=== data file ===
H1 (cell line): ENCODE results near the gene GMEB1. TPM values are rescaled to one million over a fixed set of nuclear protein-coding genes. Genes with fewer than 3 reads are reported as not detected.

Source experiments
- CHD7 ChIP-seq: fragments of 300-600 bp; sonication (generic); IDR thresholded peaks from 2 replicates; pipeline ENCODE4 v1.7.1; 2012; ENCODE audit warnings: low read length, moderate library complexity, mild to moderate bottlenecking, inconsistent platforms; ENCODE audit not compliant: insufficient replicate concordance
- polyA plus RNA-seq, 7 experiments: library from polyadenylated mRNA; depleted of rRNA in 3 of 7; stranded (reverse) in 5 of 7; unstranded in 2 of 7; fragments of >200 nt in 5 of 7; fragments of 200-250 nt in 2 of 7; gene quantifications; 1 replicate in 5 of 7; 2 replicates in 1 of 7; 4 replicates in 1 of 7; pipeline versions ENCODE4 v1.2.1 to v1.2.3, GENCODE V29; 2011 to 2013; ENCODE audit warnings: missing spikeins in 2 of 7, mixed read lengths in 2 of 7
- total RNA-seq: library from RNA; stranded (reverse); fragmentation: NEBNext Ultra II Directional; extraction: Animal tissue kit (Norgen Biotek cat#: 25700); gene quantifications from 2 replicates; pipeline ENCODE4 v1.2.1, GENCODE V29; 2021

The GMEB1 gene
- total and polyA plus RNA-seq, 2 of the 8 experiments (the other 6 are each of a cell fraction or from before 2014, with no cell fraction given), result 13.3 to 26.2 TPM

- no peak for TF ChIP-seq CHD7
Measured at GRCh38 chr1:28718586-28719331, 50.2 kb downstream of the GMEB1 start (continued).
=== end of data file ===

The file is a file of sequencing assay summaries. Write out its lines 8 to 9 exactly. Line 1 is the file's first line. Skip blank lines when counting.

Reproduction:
- no peak for TF ChIP-seq CHD7
Measured at GRCh38 chr1:28718586-28719331, 50.2 kb downstream of the GMEB1 start (continued).